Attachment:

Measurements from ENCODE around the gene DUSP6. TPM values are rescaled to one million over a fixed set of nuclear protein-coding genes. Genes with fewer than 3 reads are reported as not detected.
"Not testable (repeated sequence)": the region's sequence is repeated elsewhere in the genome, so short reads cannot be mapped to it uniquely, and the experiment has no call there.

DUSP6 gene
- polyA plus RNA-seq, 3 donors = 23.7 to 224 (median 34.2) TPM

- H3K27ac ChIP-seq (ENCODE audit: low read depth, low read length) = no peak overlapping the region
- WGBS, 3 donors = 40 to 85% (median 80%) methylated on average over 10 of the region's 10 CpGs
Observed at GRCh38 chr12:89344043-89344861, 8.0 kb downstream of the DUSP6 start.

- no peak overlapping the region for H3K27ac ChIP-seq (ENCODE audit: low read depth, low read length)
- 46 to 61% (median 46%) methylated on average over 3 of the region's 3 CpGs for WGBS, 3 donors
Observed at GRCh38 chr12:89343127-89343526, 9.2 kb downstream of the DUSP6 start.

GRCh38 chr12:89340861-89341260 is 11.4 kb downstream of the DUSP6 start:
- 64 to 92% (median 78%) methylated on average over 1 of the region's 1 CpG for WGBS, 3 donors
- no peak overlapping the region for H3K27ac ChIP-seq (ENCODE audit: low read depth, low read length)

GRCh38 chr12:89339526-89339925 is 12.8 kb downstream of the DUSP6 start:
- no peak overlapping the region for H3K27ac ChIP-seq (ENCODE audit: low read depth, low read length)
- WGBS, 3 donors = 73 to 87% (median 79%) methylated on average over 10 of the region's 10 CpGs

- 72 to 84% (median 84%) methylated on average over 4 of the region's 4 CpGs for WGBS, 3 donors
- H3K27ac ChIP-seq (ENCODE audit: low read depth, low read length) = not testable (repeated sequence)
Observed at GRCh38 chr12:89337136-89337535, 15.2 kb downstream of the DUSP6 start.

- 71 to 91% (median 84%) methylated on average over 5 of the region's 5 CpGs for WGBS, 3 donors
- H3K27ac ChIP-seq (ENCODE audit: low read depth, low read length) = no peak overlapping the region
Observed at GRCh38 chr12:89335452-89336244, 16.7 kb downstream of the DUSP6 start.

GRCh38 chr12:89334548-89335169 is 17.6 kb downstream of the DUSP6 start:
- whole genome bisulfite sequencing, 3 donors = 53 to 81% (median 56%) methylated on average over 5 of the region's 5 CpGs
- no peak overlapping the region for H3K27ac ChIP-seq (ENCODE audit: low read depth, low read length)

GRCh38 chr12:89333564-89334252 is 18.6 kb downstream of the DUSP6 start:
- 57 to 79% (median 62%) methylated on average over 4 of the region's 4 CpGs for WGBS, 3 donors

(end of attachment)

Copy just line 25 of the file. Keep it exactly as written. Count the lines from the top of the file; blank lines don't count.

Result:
- no peak overlapping the region for H3K27ac ChIP-seq (ENCODE audit: low read depth, low read length)